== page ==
Visual Art



The Common Guild, Glasgow, until Sat 4 Jul mo

lntemationally renowned New York artist Roni Horn exhibits samplings from her oeuvre spanning three decades. Most of Horn’s exhibitions are site-dependent, and this selection too responds to the specifics of the venue. With her tendency to favour natural light, the high ceilings and large windows at number 21 Woodlands Terrace provide contextual prompts. But on a rare hot summer’s day in Glasgow, the beautiful interiors and the view from the second floor battle determinedly for your attention. The work, however, is strong enough to draw you back into the room.

For ‘Portrait of an image’, Horn asked the actress Isabelle l-luppert to impersonate herself in her various film roles. The outcome is a collection of portrait photographs capturing the changing lines, contours, crevices and skin tones of an unsettled facial landscape. The act of drawing is employed here in much the same way as in the ‘Clownpout’ series where photographic manipulation blurs a distinctive ‘clowness’ into liquid reds, whites and pinks. The most tactile manifestation of drawn images is found in a group of silkscreens where paper is meticulously printed, out and reassembled.

The connection between drawing and writing is evident when noting how text serves as an important aspect of Horn’s practice. She has described her relationship to her work as extremely verbal: ‘I am probably more language-based than I am visual, and I move through language to arrive at the visual.’ Hence the consistent use of drawing as both a practical and analytical device.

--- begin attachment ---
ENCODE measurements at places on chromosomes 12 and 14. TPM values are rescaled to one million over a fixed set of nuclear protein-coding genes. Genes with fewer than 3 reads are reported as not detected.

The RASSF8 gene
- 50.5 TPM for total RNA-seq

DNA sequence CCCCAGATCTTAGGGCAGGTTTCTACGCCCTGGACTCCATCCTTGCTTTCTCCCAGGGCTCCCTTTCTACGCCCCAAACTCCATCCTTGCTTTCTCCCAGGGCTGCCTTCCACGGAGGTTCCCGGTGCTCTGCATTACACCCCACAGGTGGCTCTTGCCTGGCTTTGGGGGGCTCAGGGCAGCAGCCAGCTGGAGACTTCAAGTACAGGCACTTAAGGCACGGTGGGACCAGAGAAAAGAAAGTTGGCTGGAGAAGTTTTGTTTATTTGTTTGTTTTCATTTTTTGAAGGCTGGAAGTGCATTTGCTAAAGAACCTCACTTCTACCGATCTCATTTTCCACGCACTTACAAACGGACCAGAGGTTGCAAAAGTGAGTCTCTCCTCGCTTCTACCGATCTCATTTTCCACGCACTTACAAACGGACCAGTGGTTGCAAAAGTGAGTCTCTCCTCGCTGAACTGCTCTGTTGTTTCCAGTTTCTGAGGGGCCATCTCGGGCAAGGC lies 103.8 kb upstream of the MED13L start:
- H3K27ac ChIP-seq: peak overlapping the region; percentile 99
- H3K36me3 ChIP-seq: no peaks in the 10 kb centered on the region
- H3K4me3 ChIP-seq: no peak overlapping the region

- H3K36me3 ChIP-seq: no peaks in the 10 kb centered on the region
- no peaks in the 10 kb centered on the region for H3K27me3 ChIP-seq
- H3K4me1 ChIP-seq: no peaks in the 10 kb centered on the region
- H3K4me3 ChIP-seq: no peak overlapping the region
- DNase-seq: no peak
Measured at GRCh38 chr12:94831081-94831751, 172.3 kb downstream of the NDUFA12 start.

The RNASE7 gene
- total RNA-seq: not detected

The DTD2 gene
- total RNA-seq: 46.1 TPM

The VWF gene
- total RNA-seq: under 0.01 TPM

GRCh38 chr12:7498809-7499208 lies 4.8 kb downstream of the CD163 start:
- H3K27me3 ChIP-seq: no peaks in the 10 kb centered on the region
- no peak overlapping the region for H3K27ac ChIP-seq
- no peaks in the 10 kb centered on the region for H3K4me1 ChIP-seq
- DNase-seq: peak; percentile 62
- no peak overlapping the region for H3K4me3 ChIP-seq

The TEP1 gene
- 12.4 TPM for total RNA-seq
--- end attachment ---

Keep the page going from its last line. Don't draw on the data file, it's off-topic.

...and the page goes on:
‘Gold Field’ is the result of l-lorn’s proclaimed desire for a closer relationship to the sun. This work consists of a thin sheet of pure gold. Slightly folded and crumpled it reflects gold light in upon itself, flickering, wavering particles of light taking on a life of its own and sketching shapes in shades of shiny gold.

Horn’s distinctive framing of the fine line between sameness and difference, through her modus operandi of pairing and doubling, are evident throughout the show. Her works are subtle, as if crafted with small pointed fingers through which knowledge flows in eloquent conceptual and physical dexterity. (Talitha Kotzé)

96 THE LIST 11—25 Jun 2009




Mary Mary, Glasgow, until Sat 11 The Modern Institute, Glasgow, Jul «0 until Sat 11 Jul mes:

Sculptures and drawings by Leeds- born. LA—based Thomas Houseago are exhibited alongside those of the late Swiss friends and collaborators Dieter Roth and Andre Thomkins. Nearly two generations apart. the artists enter into anachronistic camaraderie.

Thomkins developed his signature ‘Lackskin' technique by drawing with enamel paint on the surface of water and transferring the image onto paper. Examples are exhibited alongside a 1966 TV documentary which explains the technique and shows the artist at work. The documentary proves crucial to the appreciation of the drawings.